The First Doctor Adventures Volume Two contains two audio adventures from Big Finish Productions and stars David Bradley as the First Doctor, who was of course originated by the late William Hartnell. Bradley is joined by Claudia Grant, Jemma Powell, and Jamie Glover, who take on the roles of Susan, Barbara, and Ian, respectively. This was the cast of the docudrama that aired a few years ago entitled An Adventure In Time And Space. The set was directed by Big Finish stalwart Nicholas Briggs. Fans of the early years of Doctor Who are getting new stories with a new cast that resurrects the style of the early years of the series.
John Dorney starts this set off with The Invention of Death, which has Tracy Wiles and Michelle Morris making up the guest cast. The Doctor and his friends find a civilization that has no death. Not long after their arrival, one of the Ashtallahan citizens suddenly dies rather mysteriously. This story explores the notion of how death can be a motivator for societies to procreate and to create. Dorney creates a society with an androgynous species and who may be the most innocent of people ever encountered by the Doctor and his friends. Although it was unintentional, the TARDIS crew has apparently brought a corruption to this pleasant environment.
This took me a little while to find interesting, but that’s not unusual for the recreation of this particular era. David Bradley still manages to capture the spirt of Hartnell’s performance without an outright impersonation. Although there is an evil that must be confronted, there seems to not be an outright villain, which makes for a more interesting story. I don’t want to suggest that we make more stories without an evil mastermind lurking in the shadows, but I enjoy the complexity of not having one of these characters at times. That does tend lead to more scenes of philosophizing that could bog down the action. Dorney seems to navigate this well enough though. The post production is, of course, quite convincing. I rather enjoyed this story.
Unfortunately, I was a little less enthralled with Andrew Smith’s The Barbarians and the Samurai, which takes place in 19th century Japan, during the time when that nation was much more isolated from the rest of the globe. It actually is a rather interesting historical time, and I should perhaps read up more on Japan’s decision to be more secluded during that time. This one has a much larger guest cast that includes Dan Li, Andrew Wincott, Susan Hingley, and Christopher Naylor. The casting director has managed to find some Japanese actors for this, which does lend some authenticity to the play. I know most of the names I mentioned are English, but there the Japanese were actually represented quite nicely here. Well, I guess I can go ahead and mention Sadao Ueda and Jozef Aoki who do round out the guest cast. I am not usually too particular about who plays what on audio, but I do appreciate Big Finish’s efforts to match a performer’s ethnicity to the role when it matters. Since the story does take place in Japan, I rather think that matters here. From what I understand, the Japanese actors did give Smith credit for the historical accuracy.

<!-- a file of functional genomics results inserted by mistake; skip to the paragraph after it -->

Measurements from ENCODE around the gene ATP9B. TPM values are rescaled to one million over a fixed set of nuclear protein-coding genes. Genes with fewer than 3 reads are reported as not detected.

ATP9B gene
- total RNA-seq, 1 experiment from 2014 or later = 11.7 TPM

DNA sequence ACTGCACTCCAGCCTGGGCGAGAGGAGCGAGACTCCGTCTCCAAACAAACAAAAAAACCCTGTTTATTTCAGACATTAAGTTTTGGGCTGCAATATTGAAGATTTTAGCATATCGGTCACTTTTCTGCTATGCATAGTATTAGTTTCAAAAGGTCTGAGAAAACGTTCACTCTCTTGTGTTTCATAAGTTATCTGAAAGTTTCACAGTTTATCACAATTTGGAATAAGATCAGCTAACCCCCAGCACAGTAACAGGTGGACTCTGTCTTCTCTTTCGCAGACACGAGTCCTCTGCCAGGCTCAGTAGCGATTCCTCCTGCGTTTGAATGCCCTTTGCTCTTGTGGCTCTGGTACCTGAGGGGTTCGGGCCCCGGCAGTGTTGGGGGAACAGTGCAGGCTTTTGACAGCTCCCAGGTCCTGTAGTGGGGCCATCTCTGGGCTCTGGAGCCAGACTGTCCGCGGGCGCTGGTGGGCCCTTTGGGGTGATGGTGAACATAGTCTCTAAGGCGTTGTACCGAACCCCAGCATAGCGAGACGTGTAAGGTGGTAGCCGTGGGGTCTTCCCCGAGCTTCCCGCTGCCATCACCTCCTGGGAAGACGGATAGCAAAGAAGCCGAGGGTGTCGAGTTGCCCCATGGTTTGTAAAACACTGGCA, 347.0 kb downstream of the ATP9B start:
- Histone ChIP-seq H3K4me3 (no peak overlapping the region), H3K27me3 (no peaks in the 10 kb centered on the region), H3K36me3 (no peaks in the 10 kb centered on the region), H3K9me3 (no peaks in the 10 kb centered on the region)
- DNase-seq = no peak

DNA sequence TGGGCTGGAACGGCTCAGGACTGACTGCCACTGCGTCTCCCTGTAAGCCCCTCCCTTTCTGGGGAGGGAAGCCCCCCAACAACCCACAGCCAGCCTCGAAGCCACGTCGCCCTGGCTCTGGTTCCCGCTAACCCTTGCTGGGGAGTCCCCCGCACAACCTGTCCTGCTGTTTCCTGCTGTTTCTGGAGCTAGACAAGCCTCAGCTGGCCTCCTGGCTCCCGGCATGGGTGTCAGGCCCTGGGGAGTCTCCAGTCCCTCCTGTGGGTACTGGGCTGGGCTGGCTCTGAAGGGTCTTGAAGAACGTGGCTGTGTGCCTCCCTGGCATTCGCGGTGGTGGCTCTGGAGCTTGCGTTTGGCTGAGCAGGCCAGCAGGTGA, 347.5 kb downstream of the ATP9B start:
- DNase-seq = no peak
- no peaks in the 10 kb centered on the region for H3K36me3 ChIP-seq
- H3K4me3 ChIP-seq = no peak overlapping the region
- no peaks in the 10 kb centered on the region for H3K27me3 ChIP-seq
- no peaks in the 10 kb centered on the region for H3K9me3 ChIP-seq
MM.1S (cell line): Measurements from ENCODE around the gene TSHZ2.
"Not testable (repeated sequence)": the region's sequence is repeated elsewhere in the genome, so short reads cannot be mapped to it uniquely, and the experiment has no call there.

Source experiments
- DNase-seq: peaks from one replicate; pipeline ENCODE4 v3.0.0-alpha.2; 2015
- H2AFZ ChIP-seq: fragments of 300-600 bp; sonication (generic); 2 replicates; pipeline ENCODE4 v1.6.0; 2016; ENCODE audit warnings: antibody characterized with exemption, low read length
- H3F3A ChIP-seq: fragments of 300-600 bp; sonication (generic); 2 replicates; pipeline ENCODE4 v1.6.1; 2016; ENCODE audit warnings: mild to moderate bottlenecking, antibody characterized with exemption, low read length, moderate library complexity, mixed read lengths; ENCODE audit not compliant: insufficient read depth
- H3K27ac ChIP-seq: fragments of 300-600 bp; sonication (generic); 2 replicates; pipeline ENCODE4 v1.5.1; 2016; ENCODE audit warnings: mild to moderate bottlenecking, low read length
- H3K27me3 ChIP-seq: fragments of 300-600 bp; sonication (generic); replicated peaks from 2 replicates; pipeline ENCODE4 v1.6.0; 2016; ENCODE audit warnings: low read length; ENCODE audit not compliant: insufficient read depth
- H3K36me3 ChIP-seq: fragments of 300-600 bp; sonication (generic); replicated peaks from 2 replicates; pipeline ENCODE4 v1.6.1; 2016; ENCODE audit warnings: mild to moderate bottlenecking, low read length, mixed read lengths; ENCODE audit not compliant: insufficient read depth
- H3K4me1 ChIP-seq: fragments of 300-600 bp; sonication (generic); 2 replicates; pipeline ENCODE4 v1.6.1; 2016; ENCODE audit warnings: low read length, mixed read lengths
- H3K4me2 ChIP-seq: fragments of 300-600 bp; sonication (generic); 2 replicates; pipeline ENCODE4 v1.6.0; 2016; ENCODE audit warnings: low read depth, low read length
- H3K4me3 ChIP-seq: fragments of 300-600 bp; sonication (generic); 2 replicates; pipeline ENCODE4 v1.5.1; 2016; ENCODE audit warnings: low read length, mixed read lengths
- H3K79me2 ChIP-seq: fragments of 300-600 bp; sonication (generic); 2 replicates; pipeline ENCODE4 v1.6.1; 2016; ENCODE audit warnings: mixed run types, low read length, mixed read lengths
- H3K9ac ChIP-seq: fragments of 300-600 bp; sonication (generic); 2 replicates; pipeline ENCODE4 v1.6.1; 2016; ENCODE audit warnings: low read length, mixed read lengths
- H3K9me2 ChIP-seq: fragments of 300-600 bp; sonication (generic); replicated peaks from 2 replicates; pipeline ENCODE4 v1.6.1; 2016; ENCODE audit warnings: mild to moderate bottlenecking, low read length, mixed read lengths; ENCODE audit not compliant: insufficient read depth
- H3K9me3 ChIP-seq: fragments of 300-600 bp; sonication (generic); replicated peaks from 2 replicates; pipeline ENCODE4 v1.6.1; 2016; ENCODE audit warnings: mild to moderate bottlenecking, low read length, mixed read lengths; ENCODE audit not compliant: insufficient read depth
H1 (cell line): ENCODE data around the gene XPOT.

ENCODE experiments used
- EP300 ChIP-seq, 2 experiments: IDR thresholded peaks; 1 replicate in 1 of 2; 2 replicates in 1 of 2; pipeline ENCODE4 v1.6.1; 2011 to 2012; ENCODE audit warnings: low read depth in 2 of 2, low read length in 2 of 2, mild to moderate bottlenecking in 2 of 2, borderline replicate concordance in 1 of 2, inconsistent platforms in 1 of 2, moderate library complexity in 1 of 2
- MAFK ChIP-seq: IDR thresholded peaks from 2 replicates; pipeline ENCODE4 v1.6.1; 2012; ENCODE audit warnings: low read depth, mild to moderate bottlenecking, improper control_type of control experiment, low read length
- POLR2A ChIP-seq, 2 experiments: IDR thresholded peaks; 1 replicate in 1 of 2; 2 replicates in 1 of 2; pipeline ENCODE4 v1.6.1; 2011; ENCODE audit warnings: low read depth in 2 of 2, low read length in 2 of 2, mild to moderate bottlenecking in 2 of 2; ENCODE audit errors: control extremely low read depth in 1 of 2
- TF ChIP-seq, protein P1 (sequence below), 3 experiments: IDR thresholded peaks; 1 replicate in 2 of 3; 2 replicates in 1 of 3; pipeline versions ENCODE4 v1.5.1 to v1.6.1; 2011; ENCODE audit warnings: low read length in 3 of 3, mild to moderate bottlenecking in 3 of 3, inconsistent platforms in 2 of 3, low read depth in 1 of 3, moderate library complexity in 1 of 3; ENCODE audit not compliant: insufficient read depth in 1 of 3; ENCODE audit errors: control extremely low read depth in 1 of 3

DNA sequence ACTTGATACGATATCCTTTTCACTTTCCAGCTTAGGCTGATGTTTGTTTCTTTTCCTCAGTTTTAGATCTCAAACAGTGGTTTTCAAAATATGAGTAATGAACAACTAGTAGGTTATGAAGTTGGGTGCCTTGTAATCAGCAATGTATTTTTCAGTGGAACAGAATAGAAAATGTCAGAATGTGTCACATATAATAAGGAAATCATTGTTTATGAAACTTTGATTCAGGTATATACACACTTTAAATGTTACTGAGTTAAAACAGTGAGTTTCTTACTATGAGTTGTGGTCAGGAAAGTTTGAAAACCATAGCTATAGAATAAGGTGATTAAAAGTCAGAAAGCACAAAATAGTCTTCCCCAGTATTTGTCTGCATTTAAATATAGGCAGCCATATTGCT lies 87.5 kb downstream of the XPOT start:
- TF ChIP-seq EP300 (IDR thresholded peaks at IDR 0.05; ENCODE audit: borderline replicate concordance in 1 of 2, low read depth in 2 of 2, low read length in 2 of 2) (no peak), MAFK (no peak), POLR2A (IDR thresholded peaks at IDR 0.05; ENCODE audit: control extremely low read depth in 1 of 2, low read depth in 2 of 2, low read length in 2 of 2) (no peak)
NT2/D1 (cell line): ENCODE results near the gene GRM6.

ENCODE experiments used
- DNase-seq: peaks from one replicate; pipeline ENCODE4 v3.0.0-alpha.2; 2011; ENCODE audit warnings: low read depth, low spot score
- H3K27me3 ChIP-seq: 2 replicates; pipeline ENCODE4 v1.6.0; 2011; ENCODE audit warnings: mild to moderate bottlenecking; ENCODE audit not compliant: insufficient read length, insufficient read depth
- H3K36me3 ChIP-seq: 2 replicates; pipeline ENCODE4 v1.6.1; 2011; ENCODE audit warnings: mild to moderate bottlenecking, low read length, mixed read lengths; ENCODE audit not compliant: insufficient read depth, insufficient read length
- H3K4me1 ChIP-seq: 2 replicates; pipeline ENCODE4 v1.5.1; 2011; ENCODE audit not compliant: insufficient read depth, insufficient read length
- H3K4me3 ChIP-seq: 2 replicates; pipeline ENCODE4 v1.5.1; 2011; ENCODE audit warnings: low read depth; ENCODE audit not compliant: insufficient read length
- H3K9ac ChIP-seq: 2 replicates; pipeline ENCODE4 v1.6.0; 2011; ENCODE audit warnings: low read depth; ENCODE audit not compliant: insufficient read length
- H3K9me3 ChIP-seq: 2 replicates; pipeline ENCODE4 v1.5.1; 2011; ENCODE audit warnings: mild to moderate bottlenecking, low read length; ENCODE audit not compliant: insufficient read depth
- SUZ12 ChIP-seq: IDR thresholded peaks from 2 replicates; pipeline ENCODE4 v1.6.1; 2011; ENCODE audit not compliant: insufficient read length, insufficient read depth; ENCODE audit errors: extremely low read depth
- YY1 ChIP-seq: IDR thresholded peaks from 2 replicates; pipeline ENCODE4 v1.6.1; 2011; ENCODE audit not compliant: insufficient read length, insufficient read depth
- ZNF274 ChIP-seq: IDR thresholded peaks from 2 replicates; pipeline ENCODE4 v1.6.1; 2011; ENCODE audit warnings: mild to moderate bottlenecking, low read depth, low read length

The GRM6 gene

Unfortunately, in spite of the of the intrigue of samurais and so forth, I had some trouble appreciating the pace of this story overall. It may just require another listen with closer attention, but there were just a few too many moments that dragged for me. The post production work was great, but I was not all that clear on what was going on during some of the action sequences, which is a common problem on audio plays of this sort. The cast performed well, as expected with Big Finish. Smith is a long-time writer for Doctor Who, going all the way back to the classic television series, but I felt this was a bit of a misfire for him. Like any writer, Smith deserves the opportunity to stretch and try new things in the series. He is not without some interesting ideas, and I have found plenty to admire in this contribution to the series overall. This particular story just didn’t hit the mark for me, but I still look forward to his continued participation in Big Finish.
I had a somewhat mixed reaction to this set overall, but I am getting used to Bradley’s interpretation of this Doctor. Even if I sometimes was a little exasperated with the Hartnell era, I am very glad that it is still being represented in some way with Big Finish. Hartnell’s performance still started the whole journey, and his Doctor is one for which I have developed an affection in spite of the fluffed lines and odd chuckling.